By: Murray A. Mann and Rose Mary Bombela-Tobias
Many companies are using telephone interviews to pre-screen applicants and narrow down the list of candidates who get invited to personal interviews.
When receiving such a call, a job seeker might feel like he or she is playing the television game show JeopardyTMexcept with much higher stakes. Below are some examples of how Telephone Screening Interview JeopardyTM has played out for some candidates.
CATEGORY 1: Voicemail Roulette
The Answer: Your voicemail activates with Salsa, Merengue, or Daddy Yankee playing in the background and a message “You’ve reached the big guy, not here, out having fun, you know what to do.”
The Question: Why did the company recruiter hang-up without leaving a message?
CATEGORY 2: Don’t Cell Yourself Out of a Job Interview
The Answer: You are out in public, it is very noisy, and your cell phone rings. A recruiter is on the line and you choose to hold the conversation by speaking louder over the clamor
The Question: Why did the recruiter ask two questions, end the call, and you never heard from them again?
DAILY DOUBLE 3: The 3 P’s of Successful Telephone Interviews: Preparation, Practice and Performance
You provided companies with appropriate phone contact information
Changed your voice mail to job search mode – professional and repeated in Spanish, if applying for a position requiring bilingual proficiency
Developed your elevator speech, personal brand statement, targeted answers, S.T.A.R. stories, and company/position specific questions you might ask
Set-up your noise-free telephone interview space with your company folders, resume, talking points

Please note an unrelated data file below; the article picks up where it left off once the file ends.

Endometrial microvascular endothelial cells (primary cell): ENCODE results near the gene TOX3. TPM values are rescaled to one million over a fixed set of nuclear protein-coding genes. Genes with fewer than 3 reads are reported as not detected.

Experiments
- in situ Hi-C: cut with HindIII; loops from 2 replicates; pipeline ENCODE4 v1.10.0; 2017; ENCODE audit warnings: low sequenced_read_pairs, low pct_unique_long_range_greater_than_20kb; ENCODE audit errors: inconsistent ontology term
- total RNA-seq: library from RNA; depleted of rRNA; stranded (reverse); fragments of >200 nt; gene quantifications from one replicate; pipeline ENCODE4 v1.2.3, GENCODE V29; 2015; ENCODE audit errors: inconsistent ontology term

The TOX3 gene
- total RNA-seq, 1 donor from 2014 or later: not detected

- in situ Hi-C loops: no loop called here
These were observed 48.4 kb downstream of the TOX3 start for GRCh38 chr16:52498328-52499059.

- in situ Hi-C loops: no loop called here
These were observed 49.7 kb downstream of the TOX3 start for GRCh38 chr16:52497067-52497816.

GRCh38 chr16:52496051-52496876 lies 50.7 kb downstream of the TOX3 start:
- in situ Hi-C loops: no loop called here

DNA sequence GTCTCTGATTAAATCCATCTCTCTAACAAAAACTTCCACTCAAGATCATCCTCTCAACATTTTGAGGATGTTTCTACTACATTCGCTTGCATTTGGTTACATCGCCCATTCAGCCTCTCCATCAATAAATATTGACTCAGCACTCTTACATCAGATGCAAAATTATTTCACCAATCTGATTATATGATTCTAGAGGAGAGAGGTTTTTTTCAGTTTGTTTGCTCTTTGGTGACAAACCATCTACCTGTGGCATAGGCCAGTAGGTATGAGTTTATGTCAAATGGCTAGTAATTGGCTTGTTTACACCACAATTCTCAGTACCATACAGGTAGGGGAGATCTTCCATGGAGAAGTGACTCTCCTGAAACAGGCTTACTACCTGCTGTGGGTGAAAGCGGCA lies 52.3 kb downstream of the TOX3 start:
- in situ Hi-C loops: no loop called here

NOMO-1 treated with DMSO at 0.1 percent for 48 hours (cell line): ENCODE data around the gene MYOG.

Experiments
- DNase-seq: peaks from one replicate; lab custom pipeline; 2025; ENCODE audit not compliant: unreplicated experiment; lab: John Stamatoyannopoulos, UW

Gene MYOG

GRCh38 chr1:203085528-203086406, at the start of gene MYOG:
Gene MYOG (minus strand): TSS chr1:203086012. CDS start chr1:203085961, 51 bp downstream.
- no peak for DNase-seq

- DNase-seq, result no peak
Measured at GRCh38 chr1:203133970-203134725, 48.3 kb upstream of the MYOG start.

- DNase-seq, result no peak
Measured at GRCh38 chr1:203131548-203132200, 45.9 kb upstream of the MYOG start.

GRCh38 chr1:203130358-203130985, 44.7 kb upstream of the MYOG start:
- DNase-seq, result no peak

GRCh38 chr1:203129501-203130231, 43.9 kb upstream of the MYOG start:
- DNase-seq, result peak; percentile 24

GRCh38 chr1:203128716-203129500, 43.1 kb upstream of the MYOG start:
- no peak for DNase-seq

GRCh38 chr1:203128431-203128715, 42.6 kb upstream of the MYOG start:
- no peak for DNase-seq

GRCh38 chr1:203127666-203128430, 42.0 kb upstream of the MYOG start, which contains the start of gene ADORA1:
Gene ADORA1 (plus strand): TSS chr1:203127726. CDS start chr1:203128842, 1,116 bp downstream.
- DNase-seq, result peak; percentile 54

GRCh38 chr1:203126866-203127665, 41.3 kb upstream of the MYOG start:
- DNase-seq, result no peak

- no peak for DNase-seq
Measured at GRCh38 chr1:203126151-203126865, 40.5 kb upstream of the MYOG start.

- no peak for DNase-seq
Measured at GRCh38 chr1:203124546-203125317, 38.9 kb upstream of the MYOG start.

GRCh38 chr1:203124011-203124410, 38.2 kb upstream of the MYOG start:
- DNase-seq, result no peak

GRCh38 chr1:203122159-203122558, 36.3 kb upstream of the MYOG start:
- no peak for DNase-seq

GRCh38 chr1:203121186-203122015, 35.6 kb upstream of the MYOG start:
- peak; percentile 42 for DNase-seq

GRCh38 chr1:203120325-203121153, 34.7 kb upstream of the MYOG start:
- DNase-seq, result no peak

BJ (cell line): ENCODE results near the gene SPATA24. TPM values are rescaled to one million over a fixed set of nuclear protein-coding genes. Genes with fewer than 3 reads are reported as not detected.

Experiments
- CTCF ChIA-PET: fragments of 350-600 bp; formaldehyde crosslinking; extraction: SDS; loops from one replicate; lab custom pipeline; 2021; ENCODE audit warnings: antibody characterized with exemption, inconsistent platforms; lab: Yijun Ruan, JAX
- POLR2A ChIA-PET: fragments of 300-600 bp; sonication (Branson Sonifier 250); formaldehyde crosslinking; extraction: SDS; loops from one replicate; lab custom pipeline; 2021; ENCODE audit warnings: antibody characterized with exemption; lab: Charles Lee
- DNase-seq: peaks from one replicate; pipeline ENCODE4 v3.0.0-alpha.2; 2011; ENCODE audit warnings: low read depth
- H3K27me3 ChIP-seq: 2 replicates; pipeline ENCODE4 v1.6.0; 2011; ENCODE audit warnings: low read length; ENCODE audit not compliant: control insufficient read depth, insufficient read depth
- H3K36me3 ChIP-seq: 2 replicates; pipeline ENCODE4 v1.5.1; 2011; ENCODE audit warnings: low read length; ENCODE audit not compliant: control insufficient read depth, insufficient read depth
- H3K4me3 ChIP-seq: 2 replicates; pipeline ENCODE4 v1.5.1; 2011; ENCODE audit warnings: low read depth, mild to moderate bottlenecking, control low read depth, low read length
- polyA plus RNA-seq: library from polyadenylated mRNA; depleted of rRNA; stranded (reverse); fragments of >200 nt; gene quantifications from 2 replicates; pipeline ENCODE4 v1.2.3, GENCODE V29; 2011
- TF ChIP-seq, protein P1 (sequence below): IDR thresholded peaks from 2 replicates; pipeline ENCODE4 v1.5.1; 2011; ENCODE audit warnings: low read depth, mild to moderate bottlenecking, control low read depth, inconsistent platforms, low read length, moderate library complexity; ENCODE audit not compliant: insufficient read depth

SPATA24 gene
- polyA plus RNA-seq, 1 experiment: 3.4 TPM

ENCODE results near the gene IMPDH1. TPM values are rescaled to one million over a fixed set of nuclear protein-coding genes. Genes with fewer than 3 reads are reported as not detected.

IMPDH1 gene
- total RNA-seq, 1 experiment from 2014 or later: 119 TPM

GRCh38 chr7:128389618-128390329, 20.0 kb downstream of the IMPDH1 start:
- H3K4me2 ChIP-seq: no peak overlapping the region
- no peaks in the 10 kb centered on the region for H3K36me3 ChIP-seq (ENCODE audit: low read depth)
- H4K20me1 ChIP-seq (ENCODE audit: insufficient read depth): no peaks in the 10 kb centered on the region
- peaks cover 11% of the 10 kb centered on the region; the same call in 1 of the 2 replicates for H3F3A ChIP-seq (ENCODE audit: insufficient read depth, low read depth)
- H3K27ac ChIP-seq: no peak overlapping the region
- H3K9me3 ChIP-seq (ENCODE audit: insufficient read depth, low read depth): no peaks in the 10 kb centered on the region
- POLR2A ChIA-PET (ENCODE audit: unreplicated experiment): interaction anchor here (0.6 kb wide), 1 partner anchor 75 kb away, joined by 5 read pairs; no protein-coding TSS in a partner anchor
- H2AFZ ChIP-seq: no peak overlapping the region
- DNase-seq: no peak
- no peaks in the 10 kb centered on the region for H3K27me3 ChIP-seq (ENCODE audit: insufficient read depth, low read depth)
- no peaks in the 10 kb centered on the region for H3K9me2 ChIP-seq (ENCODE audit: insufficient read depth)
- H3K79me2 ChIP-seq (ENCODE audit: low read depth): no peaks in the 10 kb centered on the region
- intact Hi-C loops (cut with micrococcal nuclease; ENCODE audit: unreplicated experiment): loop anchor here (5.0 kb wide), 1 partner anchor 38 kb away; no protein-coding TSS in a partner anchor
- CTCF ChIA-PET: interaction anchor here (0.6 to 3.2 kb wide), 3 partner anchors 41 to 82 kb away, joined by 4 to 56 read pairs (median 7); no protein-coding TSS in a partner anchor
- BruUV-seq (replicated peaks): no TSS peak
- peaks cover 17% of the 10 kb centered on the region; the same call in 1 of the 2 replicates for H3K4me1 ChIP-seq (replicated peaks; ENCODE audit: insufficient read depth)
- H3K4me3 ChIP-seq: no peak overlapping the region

Rehearsed your professional phone voice that is authentic, comfortable, caring and interested in the conversation
Observed your breathing and body language (smiling, gesturing, and posture affect your phone voice)
Conducted a dry-run with friends, coach or career center and received feedback on your performance
Reviewed and revised your answers based on feedback
Practiced for expected and handling unexpected interview calls
Sounded hirable during the call
Demonstrated your value to the employer
Took notes on key points plus the interviewer’s name and contact information
Closed the phone interview by showing interest in position being discussed
Followed-up with a performance-based thank you note
The Question: Why did you get invited to an onsite interview with the company you want to work for?
More About Telephone Screening Interviews
Telephone interviews save companies time and money. There are other reasons that telephone interviews might be required. For example, if the position of interest requires good telephone skills, hearing your voice and communication style on the telephone makes a lot of sense from the employer’s standpoint.
The phone interview is the second step in the process for many recruiters. During a phone interview, interviewers can determine whether you are as good as you sound on paper, if you can communicate, and if you would be a good addition to the company.
The phone interview is a way for both you and the interviewer to test the waters. Think of it as a trial run for the face-to-face interview and your objective is to win that face-to-face interview!
Some phone interviews are conducted to check that your qualifications match the job requirements, and might only take a few minutes. A more detailed pre-selection interview could last 20 minutes to an hour.
The telephone interview is designed to screen people out… but that does not mean you cannot impress them so much that they immediately screen you in.